BRASILIA: Brazilian President Dilma Rousseff has insisted that Brazil will have everything in place to host a World Cup to unite the country writes KEIR RADNEDGE.
Rousseff used her first public statements of the year to repond via Twitter to weekend criticism from FIFA president Sepp Blatter about delays in preparations for the finals in June and July.
She said: “Brazilians go into 2014 confident about hosting the cup of cups. In Brazil, the World Cup will be at home, because this is the country of football.
“Tourists will have chance to come to know this multicultural country whch is working hard to confront the challenges of ending poverty and creating opportunities for all.”
According to Rousseff, the record demand for match tickets demonstrated how enthused both Brazilians and foreigners were about the finals.
She said: “The demand for tickets to the games – the highest in the history of the World Cups – shows that fans around the world rely on Brazil. We love football which is why we are proud to host the Cup.”
Blatter, in a weekend interview with the Swiss 24 Heures, had said that never in all his 38 years in FIFA had a host country been as far off the preparatory pace at this stage as Brazil.
Sports Minister Aldo Rebelo, regularly caught out in his over-optimistic statements about the rate of progress, sought to offer FIFA reassurance over work on stadia and supporting infrastructure.
A statement from the Ministry said: “The information sent to the Ministry by the authorities responsible for preparing the host cities for the World Cup and approved by the minister who visits the works every three months, demonstrate that the country will be ready on time.”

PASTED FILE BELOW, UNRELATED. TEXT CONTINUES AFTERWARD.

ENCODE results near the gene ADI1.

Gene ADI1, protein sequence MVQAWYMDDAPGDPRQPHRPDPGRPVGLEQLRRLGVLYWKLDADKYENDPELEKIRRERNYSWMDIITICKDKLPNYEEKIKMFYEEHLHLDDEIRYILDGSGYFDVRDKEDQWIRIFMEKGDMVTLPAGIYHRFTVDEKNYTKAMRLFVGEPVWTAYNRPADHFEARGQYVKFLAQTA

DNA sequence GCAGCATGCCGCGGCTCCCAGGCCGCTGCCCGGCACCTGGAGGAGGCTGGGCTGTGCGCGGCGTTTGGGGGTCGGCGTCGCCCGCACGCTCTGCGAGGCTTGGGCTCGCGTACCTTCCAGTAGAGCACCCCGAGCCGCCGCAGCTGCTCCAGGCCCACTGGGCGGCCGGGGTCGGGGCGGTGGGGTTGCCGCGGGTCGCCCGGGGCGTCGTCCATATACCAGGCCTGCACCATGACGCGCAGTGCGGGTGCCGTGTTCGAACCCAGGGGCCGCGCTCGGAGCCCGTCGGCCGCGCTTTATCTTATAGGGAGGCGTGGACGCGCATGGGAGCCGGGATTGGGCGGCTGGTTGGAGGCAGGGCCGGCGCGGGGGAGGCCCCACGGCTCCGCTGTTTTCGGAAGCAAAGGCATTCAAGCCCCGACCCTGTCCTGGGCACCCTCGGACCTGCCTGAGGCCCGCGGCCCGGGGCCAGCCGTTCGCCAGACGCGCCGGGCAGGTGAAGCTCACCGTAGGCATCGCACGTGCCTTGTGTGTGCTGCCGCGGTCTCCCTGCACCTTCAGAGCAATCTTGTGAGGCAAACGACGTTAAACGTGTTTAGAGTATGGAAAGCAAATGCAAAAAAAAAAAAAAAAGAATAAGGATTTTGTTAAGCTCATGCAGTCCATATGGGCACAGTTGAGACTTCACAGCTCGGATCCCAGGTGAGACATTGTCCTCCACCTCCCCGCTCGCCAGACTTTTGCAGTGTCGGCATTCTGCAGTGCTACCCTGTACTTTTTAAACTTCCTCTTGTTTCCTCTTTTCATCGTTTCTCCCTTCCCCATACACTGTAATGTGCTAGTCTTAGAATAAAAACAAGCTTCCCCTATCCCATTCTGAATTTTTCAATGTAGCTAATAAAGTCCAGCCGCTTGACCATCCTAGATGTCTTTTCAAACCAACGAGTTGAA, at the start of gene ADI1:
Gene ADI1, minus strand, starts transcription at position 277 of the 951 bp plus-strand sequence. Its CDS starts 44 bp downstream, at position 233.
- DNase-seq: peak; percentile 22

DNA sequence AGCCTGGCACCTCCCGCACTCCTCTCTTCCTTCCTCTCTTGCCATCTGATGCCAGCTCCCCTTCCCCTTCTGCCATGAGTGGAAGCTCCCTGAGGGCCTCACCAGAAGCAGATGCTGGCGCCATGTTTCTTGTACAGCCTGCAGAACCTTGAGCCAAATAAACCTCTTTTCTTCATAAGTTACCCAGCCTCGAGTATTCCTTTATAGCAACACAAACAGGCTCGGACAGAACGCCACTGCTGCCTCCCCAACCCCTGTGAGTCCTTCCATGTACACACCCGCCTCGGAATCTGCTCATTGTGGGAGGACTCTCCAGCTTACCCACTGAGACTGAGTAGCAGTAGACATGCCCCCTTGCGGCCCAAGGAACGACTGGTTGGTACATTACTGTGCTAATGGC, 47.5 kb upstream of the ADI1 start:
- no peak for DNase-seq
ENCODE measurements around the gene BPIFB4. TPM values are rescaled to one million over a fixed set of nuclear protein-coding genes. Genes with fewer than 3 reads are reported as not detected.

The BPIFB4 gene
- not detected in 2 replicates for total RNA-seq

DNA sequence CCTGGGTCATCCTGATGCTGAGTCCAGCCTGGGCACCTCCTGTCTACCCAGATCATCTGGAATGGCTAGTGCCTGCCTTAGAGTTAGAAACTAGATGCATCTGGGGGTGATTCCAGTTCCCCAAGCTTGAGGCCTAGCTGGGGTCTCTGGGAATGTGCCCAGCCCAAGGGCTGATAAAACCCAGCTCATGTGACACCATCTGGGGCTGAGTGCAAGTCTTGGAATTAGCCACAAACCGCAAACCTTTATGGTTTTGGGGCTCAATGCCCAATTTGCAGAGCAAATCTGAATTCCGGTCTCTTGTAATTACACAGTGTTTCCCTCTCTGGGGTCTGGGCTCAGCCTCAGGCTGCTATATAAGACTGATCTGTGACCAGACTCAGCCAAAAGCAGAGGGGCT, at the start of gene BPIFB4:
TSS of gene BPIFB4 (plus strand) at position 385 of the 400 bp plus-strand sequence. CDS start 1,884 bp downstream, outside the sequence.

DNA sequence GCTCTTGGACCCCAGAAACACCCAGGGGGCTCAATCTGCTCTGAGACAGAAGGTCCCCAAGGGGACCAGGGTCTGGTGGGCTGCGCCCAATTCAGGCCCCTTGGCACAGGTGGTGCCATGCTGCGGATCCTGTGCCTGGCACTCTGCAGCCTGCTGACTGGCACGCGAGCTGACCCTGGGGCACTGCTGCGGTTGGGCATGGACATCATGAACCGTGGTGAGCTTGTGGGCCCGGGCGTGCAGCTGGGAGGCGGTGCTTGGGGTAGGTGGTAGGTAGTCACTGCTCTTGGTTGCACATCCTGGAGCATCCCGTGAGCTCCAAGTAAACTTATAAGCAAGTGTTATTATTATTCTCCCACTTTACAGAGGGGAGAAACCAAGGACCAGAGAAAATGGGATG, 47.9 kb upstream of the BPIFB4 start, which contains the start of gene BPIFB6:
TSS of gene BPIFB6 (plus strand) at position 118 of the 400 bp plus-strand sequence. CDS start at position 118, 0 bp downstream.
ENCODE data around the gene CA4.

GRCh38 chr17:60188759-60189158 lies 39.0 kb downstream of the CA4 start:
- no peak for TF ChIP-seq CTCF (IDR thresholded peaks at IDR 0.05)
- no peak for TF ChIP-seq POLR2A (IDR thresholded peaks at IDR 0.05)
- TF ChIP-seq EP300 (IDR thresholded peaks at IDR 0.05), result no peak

Leading media commentator Juca Kfouri has come down in both support and opposition to Blatter’s views.
Kfouri said: “Sepp Blatter has every right to criticise the delay of works for the World Cup in Brazil but he has no moral authority because he accepted the original bid presented by Ricardo Teixeira.”
In 2007, when FIFA awarded the finals to Brazil, the country was the only South American candidate and the local confederation was led by Teixeira who has since quit football and fled Brazil in disgrace.
Kfouri assessed Blatter as correct in expecting a resumption of the street protests which marred last year’s Confederations Cup. But he accused Blatter of complacency over Brazilians’ attitudes to football, saying: “Blatter is is right to fear demonstrations during the World Cup but he is wrong to say that football is a religion for Brazilians.”